Are you sure you need an internal employee? Salaried, this employee is worth around 50k. Plus benefits. Plus vacation and sick time. Plus training and development. Plus performance management. Plus continually challenging them. Plus…well you get the picture. Did you know there are a lot of awesome community managers out there that have affordable options for your online presence? There is debate as to whether or not you should have an outsourced solution but from my experience, as long as you interview a potential candidate (whether intended internally or externally) looking for the solid responses (like authenticity, transparency, how they will learn about and communicate the life of your organization) you could go either way. And since I’m a supporter of outsourcing in general, I encourage companies to do this. Don’t get me wrong – not all outsourcing companies are the same. They have to get you, your company and have to exude the passion you have for the organization. If they don’t – they aren’t going to do a good job at rallying your community for support. But this is the same regardless of choosing someone to run your online community presence internally or externally.
5. Post the position
In order to ensure you have enough choice when it comes to choosing the right person for the role, you have to have a large pipeline of candidates. Since you want someone to run your social media, use it to find someone. Why would you look for a non-traditional role on a traditional site? If people are really into the idea of online community, they should be on Twitter, Facebook, or LinkedIn already. Look for them there. Regardless if you are choosing someone internally or externally, you can cast your rod and get the right candidate using this approach.
6. The interview
When you call the potential candidates to come in and pitch themselves to you, ask them to bring a plan of action. If they don’t know where to start or why, they probably aren’t right for your company. They should have studied what you’ve done so far, they should try to understand your product as much as possible, and they should have an idea about the current climate of your online community (by studying competitors etc.) Click on the blog again in point #3 – they should be able to show you how they would attack your community and be an asset to your company. They need to show you how they would get results and more importantly, what the results are that you should be looking for. Just because they grew up on Facebook, doesn’t mean they actually know how to use it to its fullest potential. Solid business understanding is key to the success of your Community Manager – if they don’t get that, you don’t need them.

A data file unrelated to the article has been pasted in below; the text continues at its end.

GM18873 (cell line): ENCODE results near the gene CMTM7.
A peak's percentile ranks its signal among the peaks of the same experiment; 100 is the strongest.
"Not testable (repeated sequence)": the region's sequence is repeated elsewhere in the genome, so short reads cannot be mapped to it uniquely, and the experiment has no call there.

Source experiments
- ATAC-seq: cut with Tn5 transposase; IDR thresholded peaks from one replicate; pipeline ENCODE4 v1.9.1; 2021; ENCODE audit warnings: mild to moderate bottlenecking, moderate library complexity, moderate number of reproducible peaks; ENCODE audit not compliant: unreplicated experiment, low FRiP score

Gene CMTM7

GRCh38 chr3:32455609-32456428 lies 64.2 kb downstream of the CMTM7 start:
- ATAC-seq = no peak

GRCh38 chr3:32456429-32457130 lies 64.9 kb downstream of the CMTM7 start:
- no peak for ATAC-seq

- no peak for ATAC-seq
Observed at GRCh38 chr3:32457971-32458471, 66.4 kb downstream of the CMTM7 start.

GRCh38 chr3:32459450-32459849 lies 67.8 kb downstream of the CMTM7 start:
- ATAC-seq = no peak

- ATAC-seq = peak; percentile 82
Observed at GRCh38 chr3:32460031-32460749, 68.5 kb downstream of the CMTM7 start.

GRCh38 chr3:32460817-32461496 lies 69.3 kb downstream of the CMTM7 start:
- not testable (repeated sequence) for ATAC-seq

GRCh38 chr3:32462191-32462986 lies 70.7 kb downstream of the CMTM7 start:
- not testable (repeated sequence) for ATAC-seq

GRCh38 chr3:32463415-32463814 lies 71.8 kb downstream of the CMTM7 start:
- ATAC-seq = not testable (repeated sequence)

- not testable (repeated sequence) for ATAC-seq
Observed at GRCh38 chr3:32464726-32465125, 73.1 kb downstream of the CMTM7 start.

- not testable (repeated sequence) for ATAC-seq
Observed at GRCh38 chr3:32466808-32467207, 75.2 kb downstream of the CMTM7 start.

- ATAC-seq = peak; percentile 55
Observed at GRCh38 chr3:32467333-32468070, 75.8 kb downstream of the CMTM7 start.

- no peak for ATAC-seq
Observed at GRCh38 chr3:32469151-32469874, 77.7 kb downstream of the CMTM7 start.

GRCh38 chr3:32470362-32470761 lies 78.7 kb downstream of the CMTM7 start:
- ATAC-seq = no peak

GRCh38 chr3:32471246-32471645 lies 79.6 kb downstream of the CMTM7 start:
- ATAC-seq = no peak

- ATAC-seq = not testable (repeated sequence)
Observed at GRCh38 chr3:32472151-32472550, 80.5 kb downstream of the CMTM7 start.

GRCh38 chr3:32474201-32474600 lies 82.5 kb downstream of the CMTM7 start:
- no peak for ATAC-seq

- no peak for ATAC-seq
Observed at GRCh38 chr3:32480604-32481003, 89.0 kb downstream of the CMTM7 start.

My client went with an outsourced approach. Now that the online presence is motoring, the need for a full-time staff member just isn’t there – and in the end it saved the organization having to downsize the position. Start off with the “who” AND the “what” and then ask the how.
And – as with anyone you recruit – have a plan and a need before you have a want.
Michelle Berg is the President and CEO of Elevated HR Solutions – an outsourced HR boutique specializing in start-ups and small businesses across North America. She believes in supporting the entrepreneurial spirit that supports and advances growth. Michelle works alongside management teams to create top employers and rockstar employees – from a fresh, renegade HR standpoint.